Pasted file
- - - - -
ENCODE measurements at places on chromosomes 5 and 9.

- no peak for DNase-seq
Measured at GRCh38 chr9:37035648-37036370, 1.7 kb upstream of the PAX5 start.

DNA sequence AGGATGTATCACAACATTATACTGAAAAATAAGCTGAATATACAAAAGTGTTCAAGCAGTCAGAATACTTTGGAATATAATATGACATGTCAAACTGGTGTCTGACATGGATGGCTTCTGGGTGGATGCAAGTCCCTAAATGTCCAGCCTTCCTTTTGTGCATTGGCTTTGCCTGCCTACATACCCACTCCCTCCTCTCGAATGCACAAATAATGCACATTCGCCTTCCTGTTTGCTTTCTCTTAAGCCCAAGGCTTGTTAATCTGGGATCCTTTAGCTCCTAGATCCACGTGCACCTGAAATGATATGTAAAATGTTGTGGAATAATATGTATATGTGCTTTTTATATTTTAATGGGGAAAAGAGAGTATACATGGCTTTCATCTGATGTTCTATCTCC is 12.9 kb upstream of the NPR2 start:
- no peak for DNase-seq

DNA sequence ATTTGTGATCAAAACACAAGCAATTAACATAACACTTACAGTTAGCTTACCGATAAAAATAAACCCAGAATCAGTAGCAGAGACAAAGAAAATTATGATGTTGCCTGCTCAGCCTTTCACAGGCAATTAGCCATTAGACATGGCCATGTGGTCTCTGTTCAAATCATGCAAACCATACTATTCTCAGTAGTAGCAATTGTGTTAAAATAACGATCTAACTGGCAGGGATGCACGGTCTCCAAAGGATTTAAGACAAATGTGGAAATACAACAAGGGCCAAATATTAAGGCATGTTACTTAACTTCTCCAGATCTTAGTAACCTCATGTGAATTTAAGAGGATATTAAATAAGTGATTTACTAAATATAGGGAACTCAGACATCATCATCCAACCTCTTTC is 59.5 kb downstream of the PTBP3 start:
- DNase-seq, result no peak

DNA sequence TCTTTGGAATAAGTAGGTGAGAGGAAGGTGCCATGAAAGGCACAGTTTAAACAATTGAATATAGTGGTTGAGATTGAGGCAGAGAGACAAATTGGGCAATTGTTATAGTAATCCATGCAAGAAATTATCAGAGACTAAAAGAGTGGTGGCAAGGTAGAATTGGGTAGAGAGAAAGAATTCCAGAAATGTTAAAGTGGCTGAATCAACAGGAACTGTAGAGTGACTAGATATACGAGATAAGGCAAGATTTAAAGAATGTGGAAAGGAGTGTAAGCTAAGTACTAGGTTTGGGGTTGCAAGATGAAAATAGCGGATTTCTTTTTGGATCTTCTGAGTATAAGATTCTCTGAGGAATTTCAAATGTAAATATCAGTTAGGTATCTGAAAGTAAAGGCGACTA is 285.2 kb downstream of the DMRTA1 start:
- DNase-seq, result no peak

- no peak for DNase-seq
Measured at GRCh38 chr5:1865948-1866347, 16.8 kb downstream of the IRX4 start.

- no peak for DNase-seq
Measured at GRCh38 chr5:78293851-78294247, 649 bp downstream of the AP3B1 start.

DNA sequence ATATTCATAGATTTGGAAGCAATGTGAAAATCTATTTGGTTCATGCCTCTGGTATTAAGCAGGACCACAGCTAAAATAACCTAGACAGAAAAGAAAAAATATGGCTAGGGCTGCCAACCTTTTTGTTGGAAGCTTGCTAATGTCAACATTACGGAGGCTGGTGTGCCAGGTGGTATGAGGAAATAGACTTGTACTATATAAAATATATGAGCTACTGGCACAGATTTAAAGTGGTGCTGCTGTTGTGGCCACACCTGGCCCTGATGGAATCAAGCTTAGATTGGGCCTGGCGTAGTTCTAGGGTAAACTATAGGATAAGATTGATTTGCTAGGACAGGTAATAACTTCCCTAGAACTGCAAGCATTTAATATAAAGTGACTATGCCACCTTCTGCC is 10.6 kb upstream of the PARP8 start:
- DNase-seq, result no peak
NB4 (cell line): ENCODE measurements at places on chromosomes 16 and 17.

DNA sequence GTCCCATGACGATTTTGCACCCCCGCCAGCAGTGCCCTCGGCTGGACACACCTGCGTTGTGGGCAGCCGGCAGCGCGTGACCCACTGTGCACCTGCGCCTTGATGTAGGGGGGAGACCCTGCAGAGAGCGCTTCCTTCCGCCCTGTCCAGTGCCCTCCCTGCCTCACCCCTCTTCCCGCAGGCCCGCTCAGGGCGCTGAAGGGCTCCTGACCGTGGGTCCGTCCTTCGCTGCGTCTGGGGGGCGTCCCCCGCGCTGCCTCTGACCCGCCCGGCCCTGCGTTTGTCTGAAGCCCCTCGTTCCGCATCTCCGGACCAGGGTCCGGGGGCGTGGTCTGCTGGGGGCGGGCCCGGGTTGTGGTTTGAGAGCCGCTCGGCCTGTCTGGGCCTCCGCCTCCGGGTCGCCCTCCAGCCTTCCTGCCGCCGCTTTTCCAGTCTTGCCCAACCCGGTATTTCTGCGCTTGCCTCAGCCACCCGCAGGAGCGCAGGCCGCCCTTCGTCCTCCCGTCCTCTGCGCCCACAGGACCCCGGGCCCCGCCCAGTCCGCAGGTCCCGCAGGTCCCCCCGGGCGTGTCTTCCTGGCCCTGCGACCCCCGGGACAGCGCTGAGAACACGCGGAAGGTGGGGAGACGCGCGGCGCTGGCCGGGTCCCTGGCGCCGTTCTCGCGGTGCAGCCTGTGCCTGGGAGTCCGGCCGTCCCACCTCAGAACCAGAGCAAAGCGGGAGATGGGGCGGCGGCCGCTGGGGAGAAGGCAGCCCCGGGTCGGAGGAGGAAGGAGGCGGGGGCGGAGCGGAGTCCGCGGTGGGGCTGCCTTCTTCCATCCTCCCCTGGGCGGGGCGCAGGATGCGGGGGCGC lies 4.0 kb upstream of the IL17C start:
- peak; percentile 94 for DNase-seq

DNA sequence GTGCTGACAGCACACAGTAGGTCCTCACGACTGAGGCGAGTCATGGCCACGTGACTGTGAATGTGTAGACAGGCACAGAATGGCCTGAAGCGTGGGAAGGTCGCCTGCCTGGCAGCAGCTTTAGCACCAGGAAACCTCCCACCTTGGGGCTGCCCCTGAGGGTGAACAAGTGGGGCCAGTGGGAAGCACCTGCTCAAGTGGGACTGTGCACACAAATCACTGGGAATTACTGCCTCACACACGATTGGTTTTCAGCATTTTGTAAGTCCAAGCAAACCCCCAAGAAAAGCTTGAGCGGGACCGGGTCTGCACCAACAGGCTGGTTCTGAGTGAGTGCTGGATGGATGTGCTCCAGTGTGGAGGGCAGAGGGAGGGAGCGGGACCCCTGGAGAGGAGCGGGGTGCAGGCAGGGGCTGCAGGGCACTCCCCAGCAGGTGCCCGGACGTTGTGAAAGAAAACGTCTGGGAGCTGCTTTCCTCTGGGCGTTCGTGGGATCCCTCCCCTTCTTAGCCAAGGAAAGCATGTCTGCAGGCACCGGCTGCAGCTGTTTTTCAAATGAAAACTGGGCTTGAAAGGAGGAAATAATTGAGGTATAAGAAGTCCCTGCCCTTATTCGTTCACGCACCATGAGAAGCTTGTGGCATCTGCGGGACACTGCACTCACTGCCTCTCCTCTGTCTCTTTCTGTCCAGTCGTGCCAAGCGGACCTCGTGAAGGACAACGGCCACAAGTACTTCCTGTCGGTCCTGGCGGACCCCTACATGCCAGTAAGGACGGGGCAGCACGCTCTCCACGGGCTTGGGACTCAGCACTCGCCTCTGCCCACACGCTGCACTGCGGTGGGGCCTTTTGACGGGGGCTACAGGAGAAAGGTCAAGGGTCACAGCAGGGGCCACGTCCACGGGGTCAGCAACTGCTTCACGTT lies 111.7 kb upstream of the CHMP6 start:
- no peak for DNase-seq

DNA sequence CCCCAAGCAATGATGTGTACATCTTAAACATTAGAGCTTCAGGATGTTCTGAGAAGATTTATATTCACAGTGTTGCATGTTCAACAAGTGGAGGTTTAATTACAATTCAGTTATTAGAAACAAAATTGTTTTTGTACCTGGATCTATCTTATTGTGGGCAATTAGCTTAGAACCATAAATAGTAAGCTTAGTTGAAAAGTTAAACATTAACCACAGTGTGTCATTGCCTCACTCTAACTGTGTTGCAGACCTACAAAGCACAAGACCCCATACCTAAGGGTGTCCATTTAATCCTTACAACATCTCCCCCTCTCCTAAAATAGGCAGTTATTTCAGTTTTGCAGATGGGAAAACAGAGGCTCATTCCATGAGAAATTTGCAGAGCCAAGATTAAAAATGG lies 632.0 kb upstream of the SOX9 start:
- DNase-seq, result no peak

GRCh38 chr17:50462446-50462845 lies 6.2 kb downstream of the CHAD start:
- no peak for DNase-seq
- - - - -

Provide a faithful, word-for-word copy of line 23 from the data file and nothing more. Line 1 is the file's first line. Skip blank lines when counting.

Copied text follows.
GRCh38 chr17:50462446-50462845 lies 6.2 kb downstream of the CHAD start: